By the end of the 19th century, African American music was an integral part of mainstream American culture. Ragtime performers like Scott Joplin became popular and some soon became associated with the Harlem Renaissance and early civil rights activists.

Early 20th century (1900s-1930s)

The Slayton Jubilee Singers perform in Nebraska about 1910.

The early part of the 20th century saw a constant rise in popularity of African American blues and jazz. As well as the developments in the fields of visual arts, the Harlem Renaissance of the early 20th century lead to developments in music.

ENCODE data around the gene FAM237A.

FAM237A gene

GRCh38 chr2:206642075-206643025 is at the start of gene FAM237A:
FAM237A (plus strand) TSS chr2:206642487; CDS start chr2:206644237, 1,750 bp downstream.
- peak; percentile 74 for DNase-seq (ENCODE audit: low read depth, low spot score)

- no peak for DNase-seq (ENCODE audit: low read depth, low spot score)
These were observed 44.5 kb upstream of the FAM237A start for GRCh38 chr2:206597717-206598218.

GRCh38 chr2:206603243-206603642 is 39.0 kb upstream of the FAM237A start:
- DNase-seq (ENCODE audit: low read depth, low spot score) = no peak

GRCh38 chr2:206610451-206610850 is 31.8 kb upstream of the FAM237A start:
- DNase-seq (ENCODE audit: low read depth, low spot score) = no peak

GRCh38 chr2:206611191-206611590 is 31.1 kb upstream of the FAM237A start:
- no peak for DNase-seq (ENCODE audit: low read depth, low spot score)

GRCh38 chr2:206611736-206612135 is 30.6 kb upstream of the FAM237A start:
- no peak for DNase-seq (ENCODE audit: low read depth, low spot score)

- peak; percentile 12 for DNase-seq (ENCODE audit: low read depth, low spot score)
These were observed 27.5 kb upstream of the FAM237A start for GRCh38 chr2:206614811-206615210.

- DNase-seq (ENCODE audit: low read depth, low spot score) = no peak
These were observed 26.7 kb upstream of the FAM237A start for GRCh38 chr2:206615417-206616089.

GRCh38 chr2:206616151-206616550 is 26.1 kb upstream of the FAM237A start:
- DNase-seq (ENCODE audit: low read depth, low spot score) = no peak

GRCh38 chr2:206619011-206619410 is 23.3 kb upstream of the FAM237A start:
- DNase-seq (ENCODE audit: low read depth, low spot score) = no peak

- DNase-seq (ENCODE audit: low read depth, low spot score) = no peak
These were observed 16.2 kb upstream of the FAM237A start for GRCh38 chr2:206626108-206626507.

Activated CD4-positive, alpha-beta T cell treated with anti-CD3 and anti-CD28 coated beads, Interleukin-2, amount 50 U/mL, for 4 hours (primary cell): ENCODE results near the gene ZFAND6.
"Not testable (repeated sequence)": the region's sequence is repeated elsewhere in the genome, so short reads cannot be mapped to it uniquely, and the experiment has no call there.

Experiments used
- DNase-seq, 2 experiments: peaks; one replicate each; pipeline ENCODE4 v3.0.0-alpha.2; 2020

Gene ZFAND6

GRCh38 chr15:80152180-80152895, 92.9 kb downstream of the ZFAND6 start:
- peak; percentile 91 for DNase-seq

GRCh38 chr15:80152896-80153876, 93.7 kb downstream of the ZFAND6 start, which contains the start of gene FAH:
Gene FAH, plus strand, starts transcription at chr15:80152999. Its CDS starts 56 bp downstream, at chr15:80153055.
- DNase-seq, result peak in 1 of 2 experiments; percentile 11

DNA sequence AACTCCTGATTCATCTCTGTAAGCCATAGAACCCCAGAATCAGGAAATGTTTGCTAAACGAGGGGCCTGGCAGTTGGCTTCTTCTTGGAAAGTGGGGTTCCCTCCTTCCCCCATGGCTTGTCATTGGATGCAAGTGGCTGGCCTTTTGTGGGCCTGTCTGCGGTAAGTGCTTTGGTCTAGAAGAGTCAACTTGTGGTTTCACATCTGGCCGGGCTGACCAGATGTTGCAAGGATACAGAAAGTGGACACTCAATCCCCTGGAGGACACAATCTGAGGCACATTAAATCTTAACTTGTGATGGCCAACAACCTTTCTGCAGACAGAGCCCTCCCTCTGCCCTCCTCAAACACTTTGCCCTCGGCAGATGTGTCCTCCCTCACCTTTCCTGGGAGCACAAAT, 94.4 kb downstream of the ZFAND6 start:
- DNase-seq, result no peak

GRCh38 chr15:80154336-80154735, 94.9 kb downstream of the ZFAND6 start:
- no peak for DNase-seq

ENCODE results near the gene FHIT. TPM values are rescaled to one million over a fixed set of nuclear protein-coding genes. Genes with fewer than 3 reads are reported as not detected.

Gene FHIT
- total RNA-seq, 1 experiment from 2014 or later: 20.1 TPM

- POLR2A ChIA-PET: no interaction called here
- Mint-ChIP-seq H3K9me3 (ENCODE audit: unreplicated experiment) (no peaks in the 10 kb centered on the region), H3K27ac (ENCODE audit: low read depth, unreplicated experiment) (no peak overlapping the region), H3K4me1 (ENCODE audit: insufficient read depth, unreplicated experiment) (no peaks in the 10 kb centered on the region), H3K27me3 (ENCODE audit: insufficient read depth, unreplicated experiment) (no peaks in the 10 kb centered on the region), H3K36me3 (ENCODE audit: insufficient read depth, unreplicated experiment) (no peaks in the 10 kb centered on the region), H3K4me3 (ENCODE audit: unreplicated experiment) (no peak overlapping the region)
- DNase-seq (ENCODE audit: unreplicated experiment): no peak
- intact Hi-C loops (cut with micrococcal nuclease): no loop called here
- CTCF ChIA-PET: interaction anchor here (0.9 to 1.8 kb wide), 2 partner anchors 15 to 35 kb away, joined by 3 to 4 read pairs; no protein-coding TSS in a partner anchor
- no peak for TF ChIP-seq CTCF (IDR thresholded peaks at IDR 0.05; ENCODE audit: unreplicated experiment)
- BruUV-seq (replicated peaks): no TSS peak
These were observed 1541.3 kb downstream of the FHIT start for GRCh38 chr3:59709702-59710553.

White and Latino performers of both genres existed, and there had always been cross-cultural communication between the United States' races. Jewish klezmer music, for example, was a noted influence on jazz, while Jelly Roll Morton famously explained that a "Latin tinge" was a necessary component of good music. African American music was often simplified for European American audiences, who would not have as readily accepted black performers, leading to genres like swing music, a pop-based outgrowth of jazz.

On the stage, the first musicals written and produced by African Americans to appear on Broadway debuted in 1898 with A Trip to Coontown by Bob Cole and Billy Johnson. In 1901, the first known recording of black musicians was that of Bert Williams and George Walker; this set featured music from Broadway musicals. The first black opera was performed in 1911 with Scott Joplin's Treemonisha. The following year, the first in a series of annual black symphony orchestra concerts were performed at Carnegie Hall.[3]